MILWAUKEE — The Milwaukee Bucks team that took the floor Monday night for the franchise’s final regular-season game at the Bradley Center looked like many of the other the Bucks teams that played in the soon-to-be-replaced arena’s 30-year history.
Since the Bradley Center opened in 1988, the Bucks have often fielded a representative team but seldom a great one. OK, they approached greatness when they reached the Eastern Conference finals in 2001, but that was it, one fleeting moment in an otherwise ho-hum existence. Operating under the we-must-stay-competitive-every-year mandate of former owner Herb Kohl, the Bucks generally were good enough to make the playoffs but not good enough to make noise once they got there.
Despite expectations inside and outside the organization that this would be the year the Bucks, led by burgeoning superstar Giannis Antetokounmpo, would escape that rut, it hasn’t happened. They did clinch a second consecutive playoff berth, but the Bucks can be no better than the sixth seed in the East and the big question during the final week of the season was which conference heavyweight — Toronto, Boston, Cleveland or Philadelphia — they would meet in the opening round. Having to open a series on the road against a top team has led to the Bucks going one-and-done in 11 of the 13 seasons they’ve made the playoffs since the Bradley Center opened.
But while the focus has been on where the Bucks will finish and who they will play, it instead should be on who they are and how they will play. With one regular-season game left following their 102-86 victory over the tanking Orlando Magic on Monday night, the Bucks have one last chance to make the Bradley Center rock during the playoffs.
Whoever the Bucks play, the outcome could impact the direction of the franchise. Winning a playoff series might convince people they are on the right track after an in-season coaching change from Jason Kidd to Joe Prunty and a lot of up-and-down play that has left their record at 44-37, which is only a marginal improvement over last season.
“We could be a force,” forward Jabari Parker said. “We just have to utilize all our strengths and we just have to play together.”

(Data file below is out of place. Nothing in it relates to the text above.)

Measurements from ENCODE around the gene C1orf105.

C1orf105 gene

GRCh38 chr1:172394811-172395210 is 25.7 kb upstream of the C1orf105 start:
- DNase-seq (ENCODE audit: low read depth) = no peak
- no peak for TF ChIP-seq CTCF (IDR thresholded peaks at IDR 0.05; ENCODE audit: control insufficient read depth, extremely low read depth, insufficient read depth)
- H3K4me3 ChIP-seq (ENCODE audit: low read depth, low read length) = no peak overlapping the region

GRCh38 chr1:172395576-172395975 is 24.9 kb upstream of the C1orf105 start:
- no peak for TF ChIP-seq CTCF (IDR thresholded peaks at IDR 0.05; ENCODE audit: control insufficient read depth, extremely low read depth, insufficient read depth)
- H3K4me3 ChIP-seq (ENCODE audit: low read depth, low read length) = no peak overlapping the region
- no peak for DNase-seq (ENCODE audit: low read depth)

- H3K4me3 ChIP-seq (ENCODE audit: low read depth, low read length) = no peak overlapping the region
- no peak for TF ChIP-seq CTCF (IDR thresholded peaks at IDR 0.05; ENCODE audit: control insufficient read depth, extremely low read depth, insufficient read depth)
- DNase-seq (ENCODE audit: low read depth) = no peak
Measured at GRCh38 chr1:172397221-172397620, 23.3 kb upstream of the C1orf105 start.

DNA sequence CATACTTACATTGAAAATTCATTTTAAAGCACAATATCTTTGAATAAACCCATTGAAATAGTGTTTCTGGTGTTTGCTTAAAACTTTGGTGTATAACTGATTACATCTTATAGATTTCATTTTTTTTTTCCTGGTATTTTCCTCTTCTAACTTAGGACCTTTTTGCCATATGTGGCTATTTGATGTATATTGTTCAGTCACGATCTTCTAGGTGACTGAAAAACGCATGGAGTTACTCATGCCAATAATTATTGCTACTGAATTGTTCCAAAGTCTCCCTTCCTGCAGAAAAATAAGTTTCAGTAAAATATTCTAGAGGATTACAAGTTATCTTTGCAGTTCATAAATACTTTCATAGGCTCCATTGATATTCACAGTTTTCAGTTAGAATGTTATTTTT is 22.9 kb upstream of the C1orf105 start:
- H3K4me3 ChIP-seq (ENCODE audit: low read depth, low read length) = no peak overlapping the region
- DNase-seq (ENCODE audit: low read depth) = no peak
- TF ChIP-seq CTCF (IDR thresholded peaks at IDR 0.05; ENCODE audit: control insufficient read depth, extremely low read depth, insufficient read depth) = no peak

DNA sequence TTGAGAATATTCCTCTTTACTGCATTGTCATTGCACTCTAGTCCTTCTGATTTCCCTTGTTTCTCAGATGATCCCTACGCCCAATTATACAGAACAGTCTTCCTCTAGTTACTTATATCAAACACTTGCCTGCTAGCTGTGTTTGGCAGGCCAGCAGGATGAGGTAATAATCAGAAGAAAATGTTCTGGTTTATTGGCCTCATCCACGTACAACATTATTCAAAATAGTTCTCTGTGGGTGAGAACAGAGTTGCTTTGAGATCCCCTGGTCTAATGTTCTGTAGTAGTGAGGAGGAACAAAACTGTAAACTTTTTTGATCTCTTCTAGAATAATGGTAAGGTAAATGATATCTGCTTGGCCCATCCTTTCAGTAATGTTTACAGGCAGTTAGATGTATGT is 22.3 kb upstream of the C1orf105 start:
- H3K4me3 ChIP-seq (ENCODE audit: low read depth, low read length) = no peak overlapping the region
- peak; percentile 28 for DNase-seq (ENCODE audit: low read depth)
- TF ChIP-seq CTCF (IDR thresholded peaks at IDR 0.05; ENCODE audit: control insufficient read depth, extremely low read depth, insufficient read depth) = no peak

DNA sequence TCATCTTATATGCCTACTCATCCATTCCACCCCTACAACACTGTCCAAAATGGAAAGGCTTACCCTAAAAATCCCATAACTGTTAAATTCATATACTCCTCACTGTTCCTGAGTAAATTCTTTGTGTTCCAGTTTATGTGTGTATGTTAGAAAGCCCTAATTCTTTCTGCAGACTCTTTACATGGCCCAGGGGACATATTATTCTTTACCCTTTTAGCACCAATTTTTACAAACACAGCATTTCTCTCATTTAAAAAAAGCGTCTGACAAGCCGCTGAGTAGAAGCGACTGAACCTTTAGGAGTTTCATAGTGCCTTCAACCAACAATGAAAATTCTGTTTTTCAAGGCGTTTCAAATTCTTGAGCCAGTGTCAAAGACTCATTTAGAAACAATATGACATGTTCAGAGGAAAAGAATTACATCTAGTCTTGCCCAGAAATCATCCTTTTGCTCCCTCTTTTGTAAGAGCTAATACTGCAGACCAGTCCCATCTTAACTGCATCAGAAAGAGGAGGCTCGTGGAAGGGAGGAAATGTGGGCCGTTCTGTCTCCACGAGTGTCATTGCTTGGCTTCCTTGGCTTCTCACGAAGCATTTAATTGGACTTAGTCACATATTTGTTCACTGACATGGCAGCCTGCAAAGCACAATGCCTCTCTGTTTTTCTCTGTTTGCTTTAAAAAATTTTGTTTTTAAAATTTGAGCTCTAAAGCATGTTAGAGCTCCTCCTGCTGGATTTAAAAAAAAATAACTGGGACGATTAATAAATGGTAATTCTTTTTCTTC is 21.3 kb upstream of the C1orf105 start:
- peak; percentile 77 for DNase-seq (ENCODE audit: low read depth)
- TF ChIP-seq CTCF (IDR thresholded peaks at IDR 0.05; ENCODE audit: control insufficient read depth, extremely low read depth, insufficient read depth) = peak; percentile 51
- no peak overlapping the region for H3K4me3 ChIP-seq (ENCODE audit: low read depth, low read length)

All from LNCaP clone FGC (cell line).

Prunty, too, is optimistic after the Bucks won for the seventh time in 10 games, the last two without Antetokounmpo. The biggest reason for Prunty’s optimism?
“The guys in the locker room,” he said. “We have all kinds of confidence. We’ve played very well against very good teams throughout the league. We’ve played very well here recently. Our confidence is very high.”
Actually, there are more tangible reasons the Bucks might be able to make some noise when the playoffs start.
For the first time all season, they should have all their key players healthy and ready to go. Guard Malcolm Brogdon went down with a thigh injury on Feb. 1, one day before Parker returned from knee surgery. Brogdon returned Monday night, playing 14 minutes, and Parker continued his game-to-game improvement, scoring 16 points and grabbing nine rebounds.
Also, the Bucks are playing some decent basketball. Even in the three losses in their past 10 games, they had the lead in the fourth quarter, though blowing an 18-point fourth-quarter lead at Denver will stick with them for awhile.
“The biggest thing for us is we are trying to play quality basketball,” Prunty said. “Over the last 10 games, probably even a little bit longer than that, we’ve played very well. In that stretch I think we’re 7-3 and the games that we lost we were right there for the most part and we had our opportunities. I think we’re moving the ball well. Obviously, we’ve talked about the defense and some of the things that we need to do better. … Overall, we want to keep playing the right way. We’ve stressed that. We know how we want to do it. We talk about offensively, get out, run, move the ball, share it. Defensively, get stops. We know we can’t give up both the 3 and the paint. … For us, it’s about playing well and playing the right way.”
Prunty clearly is coaching with the playoffs in mind. He has been experimenting with small-ball lineups to get his best players on the court, playing Tony Snell more minutes than he deserves trying to get his 3-point stroke untracked and sitting Antetokounmpo the past two games to rest his sore ankle. Meanwhile, guard Eric Bledsoe continued his outstanding play, registering a triple-double against the Magic, and late-season acquisitions Shabazz Muhammad, Brandon Jennings and Tyler Zeller are contributing off the bench.
One potential problem is that the Bucks’ key players won’t really play together until the playoffs start, especially if Antetokounmpo sits out the final game at Philadelphia.
“It’s not ideal, but it’s where we are,” Prunty said.
On the other hand, Antetokounmpo has been limping around for about a month, so a week’s rest prior to the playoffs should do him some good.
“It’s great because we know when Giannis gets a couple days rest, he comes out like he’s shot out of a cannon,” center John Henson said. “I think that’s going to be scary for our first-round opponent.”
It’s been quite awhile since the Bucks scared anyone in the playoffs.